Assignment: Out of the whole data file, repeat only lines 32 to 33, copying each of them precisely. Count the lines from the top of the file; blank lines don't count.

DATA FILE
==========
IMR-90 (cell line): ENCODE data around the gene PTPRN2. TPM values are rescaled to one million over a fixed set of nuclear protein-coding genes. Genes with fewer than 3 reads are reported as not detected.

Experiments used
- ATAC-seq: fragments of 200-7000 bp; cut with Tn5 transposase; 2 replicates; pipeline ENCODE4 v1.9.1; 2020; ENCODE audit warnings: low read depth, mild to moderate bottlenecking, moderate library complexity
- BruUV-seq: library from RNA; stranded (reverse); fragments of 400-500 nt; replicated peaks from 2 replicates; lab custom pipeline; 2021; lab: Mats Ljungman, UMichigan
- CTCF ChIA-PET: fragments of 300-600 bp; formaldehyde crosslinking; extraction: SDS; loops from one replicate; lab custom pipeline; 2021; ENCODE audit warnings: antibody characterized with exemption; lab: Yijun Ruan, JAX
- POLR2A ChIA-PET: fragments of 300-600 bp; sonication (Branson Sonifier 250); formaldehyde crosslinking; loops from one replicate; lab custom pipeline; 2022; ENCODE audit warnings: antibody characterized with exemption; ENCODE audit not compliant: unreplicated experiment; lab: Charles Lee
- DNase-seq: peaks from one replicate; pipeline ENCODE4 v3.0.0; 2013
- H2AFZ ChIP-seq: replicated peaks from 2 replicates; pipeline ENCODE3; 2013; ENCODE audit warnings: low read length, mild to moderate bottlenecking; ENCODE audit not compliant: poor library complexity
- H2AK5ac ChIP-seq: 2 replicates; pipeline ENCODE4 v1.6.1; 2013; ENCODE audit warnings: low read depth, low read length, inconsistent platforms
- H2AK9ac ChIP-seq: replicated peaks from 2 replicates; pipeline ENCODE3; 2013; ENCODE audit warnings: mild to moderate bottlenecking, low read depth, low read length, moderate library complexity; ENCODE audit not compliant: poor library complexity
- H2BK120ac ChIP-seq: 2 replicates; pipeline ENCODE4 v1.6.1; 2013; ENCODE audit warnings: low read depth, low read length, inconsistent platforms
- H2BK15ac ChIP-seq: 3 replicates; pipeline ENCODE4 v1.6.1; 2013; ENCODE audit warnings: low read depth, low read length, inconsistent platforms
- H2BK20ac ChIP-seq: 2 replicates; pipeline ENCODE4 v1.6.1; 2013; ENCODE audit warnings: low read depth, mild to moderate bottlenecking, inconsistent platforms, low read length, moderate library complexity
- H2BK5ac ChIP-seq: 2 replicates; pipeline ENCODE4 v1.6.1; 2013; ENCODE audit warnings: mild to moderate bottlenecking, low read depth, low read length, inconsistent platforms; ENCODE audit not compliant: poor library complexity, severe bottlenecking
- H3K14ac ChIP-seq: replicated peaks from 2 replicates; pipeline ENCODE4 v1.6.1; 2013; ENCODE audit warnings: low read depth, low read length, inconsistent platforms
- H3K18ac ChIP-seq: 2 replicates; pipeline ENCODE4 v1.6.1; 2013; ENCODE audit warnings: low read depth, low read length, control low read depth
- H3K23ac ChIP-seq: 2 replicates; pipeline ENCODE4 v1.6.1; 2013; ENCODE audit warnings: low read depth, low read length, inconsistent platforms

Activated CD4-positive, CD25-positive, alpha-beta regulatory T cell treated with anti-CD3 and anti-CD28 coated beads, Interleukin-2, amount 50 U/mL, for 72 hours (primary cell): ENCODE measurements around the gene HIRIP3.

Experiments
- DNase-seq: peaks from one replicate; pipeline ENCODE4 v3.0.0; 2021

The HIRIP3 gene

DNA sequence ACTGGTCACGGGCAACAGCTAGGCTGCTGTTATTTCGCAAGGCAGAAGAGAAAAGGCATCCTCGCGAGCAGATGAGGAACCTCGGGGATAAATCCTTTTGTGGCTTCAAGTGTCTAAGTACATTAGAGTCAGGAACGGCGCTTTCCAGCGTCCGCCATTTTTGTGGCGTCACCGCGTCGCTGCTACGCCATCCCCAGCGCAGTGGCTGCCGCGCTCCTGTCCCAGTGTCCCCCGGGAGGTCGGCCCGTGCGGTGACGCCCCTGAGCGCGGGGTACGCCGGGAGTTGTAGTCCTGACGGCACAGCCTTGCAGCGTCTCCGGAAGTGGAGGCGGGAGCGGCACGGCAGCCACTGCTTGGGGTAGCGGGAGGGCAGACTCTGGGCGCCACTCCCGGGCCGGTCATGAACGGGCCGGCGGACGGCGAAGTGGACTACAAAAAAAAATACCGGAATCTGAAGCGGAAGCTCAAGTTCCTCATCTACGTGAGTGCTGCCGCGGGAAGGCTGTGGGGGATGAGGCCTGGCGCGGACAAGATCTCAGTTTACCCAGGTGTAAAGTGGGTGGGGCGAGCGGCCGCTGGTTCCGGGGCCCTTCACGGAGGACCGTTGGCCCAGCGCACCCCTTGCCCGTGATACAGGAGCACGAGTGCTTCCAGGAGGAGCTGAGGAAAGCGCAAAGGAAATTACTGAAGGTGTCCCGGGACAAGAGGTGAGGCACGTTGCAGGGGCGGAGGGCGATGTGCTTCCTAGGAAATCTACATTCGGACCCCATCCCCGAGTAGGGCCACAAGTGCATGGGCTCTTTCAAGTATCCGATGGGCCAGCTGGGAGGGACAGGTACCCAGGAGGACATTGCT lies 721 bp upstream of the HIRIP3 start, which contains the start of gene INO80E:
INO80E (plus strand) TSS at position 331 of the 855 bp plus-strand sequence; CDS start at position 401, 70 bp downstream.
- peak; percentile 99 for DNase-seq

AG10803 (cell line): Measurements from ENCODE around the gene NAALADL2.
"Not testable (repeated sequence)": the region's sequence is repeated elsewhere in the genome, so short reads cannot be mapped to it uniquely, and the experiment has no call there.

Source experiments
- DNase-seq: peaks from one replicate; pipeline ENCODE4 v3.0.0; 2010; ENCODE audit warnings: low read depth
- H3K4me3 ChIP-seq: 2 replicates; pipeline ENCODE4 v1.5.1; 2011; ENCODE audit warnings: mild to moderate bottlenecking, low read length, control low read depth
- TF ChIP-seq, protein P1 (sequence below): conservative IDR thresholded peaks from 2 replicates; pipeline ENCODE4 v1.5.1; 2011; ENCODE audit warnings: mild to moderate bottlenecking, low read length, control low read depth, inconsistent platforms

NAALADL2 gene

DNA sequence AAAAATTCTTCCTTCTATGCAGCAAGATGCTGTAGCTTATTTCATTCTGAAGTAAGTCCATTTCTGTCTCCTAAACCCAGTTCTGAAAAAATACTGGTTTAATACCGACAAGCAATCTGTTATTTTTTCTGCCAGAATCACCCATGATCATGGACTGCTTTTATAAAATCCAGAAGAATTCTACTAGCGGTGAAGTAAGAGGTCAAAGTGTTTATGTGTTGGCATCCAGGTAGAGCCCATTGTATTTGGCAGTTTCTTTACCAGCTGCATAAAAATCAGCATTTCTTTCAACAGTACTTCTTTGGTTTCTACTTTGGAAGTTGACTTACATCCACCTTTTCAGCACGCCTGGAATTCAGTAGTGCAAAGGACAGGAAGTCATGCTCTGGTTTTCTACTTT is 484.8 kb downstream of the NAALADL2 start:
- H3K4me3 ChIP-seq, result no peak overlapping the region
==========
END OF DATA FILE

DNA sequence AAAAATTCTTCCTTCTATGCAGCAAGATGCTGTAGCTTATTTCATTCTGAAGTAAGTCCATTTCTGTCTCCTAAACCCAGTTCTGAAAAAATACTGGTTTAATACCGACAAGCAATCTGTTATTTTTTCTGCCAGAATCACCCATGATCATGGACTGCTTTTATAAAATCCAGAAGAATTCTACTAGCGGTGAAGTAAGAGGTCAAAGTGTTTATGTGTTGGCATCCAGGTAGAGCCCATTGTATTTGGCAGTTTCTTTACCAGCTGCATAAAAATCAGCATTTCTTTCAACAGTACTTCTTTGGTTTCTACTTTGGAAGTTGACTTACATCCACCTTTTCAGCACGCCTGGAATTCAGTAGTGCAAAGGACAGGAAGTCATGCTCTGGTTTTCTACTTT is 484.8 kb downstream of the NAALADL2 start:
- H3K4me3 ChIP-seq, result no peak overlapping the region